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The Assets Recovery Agency was set up without a feasibility study and has failed to achieve its targets for the recovery of criminal assets and for becoming self financing by 2005-06. To date the Agency has spent £65 million and recovered assets worth £23 million. Although the Agency now expects to become self-financing by 2009-10, on current performance it is in danger of missing that target too.

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A report published today by the National Audit Office found that half of all cases the Agency took on in 2003-04 were still ongoing by August 2006; and it has recovered assets in just 52 cases.

The data the Agency collects and uses on cases is incomplete and held across several disparate databases. As a result, the Agency could not conclusively say how many cases had been referred to it. Case management is informal, with no targets for the completion of tasks; and there is no time recording in place to assess the staff resources spent on each case. However, the Agency has met its target for disrupting criminality.

The Agency was created in February 2003 to take the profit out of crime by removing property obtained by criminal activity. It aims to put an end to the champagne lifestyle of certain criminals – as well as tackling the smaller fish – and to reduce the money available for further criminal activity.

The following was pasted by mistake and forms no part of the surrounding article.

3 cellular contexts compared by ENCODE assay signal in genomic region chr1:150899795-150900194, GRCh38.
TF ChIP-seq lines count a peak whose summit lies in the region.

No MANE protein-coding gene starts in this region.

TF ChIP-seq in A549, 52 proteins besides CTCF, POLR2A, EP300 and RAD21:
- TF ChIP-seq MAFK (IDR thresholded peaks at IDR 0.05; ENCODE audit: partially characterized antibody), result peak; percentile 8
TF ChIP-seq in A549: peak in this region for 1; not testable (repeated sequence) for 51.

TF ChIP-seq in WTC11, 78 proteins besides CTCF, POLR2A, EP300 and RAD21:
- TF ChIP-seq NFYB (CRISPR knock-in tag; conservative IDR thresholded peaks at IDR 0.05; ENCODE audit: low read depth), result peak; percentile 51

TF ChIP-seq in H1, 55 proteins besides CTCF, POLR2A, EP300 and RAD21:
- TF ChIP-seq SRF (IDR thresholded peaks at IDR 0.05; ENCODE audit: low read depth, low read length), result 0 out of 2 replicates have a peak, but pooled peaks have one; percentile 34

Under the Proceeds of Crime Act 2002, the Agency is also responsible for promoting financial investigation through the training, accreditation and monitoring of Financial Investigators [Notes for Editors 1] both inside and outside the Agency. The National Audit Office found that there was uncertainty about the number and accredited status of the Financial Investigators it has trained.

Of those recorded as trained Financial Investigators, 90 per cent had not completed their Continuous Professional Development (CPD) which they need to do to retain their accreditation. The Agency has exceeded targets in delivering training for staff, and those who attended the courses were positive about them. However, today’s report raises concerns about the targeting of such courses as, once the Agency has completed its training role, 30 per cent of Financial Investigators retire or move on after finishing their training.

In a staff survey conducted in 2006, half of respondents were dissatisfied with their career opportunities at the Agency and between September 2005 and September 2006 a quarter of the staff who had worked for the Agency had left. In some specialist disciplines this figure was higher: in the same year, almost 50 per cent of legal staff and 40 per cent of training and development staff had left.

Last month, the Home Office announced that the casework of the Assets Recovery Agency is to transfer to the Serious Organised Crime Agency, and the training to the National Policing Improvement Agency. The remit will remain unchanged and investigations will continue.

“On current performance, there is a risk that the work of the Assets Recovery Agency will not be self-financing by 2009-10. As a matter of urgency, the Agency must develop robust management information, incorporating specific targets for the completion of the cases it investigates and introduce time-recording to assess the resources devoted to them.

“The Agency has to do more to ensure it fulfils its statutory role of monitoring the accreditation of Financial Investigators both inside and outside the Agency. It must follow up on individuals who have not complied with professional development requirements and, where necessary, remove the accreditation of people who don’t make the grade.”

Sir John Bourn, head of the NAO


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